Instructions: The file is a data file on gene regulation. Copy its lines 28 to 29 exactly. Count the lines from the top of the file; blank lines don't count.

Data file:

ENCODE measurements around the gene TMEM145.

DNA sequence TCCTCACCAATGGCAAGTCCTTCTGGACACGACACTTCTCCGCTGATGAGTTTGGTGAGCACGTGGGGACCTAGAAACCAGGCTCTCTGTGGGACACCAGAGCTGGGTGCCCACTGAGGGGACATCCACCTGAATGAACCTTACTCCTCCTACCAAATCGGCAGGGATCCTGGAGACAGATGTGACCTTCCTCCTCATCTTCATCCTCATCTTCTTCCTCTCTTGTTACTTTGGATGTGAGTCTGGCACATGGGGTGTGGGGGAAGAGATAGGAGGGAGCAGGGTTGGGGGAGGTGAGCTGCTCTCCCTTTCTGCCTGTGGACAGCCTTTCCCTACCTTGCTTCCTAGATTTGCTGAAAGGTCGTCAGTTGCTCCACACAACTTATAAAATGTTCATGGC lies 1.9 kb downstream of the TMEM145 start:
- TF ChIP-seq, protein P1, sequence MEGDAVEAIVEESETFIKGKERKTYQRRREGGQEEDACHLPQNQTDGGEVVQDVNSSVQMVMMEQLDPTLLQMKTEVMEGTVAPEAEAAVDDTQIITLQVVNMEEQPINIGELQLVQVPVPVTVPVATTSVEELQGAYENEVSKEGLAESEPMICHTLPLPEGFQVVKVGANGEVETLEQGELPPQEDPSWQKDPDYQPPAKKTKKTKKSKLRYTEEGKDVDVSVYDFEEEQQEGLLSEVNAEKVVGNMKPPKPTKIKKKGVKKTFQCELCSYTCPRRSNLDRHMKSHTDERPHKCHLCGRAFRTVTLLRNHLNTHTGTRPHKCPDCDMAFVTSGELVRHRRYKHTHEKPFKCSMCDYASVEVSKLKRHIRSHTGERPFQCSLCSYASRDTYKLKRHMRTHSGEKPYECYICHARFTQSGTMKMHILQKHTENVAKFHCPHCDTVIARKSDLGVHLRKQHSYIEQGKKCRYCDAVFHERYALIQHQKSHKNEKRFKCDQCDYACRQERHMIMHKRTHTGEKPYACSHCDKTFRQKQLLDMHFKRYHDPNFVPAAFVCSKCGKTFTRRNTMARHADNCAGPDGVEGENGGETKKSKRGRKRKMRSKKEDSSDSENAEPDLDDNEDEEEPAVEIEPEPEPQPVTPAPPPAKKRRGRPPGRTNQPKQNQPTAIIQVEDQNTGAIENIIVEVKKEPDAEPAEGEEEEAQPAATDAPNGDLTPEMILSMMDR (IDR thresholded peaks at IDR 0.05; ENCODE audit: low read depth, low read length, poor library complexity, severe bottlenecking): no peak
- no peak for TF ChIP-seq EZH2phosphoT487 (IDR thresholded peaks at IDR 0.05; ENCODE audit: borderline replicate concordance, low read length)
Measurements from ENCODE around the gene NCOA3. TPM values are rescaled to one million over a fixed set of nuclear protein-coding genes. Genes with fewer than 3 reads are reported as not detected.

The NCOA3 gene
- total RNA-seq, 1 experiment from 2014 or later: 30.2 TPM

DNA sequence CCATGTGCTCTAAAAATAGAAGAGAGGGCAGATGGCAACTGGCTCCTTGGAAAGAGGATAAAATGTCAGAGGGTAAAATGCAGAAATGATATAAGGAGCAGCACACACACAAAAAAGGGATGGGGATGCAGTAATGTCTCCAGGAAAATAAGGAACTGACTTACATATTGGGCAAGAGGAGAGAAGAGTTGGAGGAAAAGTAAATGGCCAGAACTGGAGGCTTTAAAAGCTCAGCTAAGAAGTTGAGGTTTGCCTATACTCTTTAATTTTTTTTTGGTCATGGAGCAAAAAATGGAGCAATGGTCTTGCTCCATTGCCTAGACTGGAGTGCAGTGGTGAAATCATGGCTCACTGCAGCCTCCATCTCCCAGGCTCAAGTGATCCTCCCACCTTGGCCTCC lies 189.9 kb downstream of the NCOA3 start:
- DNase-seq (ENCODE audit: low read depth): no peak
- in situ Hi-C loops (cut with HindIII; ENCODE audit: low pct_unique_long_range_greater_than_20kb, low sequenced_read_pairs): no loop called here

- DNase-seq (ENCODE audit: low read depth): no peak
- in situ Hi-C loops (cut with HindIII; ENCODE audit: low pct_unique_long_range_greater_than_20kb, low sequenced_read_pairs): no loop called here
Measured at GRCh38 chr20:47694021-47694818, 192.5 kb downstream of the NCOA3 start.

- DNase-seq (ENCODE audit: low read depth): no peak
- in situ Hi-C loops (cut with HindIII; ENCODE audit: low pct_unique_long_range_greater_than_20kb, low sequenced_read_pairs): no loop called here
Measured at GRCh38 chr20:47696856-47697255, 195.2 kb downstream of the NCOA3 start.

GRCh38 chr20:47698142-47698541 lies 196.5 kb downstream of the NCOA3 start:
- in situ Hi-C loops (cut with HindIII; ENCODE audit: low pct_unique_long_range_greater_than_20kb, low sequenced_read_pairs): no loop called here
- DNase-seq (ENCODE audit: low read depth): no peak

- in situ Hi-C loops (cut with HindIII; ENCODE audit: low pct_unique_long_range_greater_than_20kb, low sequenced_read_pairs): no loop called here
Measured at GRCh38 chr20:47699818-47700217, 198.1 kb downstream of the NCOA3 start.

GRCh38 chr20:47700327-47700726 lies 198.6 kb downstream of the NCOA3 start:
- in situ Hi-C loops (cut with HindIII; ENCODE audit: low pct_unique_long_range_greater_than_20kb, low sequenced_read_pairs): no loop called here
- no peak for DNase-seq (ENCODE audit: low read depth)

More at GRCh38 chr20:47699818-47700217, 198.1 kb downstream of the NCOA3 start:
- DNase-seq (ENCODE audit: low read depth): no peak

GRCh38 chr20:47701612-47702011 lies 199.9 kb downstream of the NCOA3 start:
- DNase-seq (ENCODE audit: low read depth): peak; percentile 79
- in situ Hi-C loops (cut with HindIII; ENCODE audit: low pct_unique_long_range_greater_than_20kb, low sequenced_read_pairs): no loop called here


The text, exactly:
- DNase-seq (ENCODE audit: low read depth): peak; percentile 79
- in situ Hi-C loops (cut with HindIII; ENCODE audit: low pct_unique_long_range_greater_than_20kb, low sequenced_read_pairs): no loop called here